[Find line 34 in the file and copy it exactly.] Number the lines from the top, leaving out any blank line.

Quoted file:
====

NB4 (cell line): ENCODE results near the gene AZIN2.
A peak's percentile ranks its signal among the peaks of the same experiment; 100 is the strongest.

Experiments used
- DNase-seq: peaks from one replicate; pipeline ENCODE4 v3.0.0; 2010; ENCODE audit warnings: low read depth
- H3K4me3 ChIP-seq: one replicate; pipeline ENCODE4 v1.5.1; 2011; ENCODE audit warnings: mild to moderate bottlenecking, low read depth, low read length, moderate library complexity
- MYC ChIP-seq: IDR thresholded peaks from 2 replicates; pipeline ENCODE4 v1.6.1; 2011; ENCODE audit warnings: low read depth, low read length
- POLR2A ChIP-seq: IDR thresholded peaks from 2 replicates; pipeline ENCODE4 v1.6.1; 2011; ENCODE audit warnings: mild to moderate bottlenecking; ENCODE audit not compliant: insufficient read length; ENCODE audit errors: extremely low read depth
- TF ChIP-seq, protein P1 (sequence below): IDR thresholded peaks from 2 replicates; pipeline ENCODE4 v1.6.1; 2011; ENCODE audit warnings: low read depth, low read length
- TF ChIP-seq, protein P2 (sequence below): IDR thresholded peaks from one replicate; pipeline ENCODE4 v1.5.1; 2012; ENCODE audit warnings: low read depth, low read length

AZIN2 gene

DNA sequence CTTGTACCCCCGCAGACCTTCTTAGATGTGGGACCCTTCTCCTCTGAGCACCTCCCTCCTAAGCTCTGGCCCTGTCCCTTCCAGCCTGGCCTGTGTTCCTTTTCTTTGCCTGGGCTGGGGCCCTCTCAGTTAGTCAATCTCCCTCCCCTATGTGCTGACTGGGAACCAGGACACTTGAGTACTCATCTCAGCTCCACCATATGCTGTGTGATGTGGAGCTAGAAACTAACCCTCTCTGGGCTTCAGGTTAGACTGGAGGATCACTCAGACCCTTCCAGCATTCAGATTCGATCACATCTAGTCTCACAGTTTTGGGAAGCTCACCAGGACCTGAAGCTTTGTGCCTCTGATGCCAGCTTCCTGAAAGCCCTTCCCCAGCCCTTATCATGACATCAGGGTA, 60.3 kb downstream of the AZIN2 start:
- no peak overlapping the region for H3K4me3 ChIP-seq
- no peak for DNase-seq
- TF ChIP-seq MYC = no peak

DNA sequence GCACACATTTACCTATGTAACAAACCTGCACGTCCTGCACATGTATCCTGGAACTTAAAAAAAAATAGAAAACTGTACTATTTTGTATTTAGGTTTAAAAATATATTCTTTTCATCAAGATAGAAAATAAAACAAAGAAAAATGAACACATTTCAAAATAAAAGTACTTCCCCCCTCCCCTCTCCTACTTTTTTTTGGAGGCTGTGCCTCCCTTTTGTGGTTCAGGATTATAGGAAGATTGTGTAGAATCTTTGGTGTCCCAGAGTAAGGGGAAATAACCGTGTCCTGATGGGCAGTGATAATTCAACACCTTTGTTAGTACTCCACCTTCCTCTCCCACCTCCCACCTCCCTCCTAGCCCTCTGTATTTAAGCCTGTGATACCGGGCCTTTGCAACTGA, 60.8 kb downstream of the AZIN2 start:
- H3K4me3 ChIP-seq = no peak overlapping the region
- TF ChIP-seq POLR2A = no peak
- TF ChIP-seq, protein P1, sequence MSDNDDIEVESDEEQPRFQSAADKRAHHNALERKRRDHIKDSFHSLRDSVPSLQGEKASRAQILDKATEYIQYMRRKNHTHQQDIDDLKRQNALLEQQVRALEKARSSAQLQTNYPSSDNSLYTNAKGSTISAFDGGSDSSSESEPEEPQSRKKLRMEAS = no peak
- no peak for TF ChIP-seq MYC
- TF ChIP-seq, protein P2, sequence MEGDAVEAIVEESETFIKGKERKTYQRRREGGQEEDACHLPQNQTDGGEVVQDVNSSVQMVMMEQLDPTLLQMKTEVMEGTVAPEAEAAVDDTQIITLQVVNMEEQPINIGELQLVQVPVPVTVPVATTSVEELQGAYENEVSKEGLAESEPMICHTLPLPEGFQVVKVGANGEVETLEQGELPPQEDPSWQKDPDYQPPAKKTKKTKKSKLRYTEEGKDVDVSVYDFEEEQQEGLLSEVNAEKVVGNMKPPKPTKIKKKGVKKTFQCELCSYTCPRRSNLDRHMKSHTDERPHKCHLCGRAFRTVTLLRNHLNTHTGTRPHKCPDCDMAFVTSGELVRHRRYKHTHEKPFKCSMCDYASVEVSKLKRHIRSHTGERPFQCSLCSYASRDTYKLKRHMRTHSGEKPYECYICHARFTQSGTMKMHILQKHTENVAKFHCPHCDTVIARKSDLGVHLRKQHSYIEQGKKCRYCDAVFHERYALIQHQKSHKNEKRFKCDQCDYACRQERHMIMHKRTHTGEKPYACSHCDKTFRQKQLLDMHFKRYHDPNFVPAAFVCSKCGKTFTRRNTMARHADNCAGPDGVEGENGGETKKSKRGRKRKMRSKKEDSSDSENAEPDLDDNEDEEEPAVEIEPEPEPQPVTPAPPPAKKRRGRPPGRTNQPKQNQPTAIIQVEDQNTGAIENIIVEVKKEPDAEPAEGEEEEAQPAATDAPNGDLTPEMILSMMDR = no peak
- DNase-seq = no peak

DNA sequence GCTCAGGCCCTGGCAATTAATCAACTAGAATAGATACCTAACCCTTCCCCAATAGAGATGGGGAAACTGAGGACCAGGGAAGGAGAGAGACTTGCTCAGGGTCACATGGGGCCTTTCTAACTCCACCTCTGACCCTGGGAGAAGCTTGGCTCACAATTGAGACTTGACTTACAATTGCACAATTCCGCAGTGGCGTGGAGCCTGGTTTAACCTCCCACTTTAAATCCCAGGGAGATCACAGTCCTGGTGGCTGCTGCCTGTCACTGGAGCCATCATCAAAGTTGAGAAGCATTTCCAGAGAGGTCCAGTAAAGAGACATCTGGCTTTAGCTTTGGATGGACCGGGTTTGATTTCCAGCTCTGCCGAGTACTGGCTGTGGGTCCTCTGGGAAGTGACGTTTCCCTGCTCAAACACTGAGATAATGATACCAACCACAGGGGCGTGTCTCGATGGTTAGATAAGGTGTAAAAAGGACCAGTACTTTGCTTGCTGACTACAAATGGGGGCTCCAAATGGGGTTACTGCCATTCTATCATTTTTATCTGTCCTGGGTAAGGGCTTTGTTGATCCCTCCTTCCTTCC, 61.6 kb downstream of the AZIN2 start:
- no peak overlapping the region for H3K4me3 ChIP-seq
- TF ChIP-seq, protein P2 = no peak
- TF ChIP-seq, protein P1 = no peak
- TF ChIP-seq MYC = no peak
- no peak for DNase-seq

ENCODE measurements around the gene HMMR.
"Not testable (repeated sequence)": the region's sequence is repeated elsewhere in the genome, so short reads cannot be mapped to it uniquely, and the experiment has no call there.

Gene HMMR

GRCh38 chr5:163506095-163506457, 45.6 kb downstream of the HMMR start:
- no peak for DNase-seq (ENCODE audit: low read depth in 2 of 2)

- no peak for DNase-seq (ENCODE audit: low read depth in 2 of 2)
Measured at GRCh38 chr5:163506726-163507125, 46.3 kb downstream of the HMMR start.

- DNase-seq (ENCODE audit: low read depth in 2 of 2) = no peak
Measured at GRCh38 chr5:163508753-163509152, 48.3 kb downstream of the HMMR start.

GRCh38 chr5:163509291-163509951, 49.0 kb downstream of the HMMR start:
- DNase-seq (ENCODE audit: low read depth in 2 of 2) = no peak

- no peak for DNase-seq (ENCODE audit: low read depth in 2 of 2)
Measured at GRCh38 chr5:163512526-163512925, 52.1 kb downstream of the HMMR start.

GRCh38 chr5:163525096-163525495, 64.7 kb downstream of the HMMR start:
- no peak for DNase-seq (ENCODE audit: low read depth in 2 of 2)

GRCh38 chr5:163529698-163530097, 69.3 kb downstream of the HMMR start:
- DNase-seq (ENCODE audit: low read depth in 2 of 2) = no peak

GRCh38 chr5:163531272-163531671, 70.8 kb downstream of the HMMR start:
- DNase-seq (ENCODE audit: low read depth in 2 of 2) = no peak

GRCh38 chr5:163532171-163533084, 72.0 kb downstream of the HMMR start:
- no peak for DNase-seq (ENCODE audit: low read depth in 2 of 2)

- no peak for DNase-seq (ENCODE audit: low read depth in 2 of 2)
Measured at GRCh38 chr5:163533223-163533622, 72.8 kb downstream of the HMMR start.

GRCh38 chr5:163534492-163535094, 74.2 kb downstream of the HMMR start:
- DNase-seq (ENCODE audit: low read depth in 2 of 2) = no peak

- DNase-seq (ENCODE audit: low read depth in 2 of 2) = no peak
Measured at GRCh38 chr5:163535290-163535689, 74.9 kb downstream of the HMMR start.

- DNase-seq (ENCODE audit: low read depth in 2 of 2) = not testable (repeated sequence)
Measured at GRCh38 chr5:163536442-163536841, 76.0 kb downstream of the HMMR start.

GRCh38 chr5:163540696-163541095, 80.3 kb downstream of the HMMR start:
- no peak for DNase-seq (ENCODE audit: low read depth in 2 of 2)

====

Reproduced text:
Measured at GRCh38 chr5:163506726-163507125, 46.3 kb downstream of the HMMR start.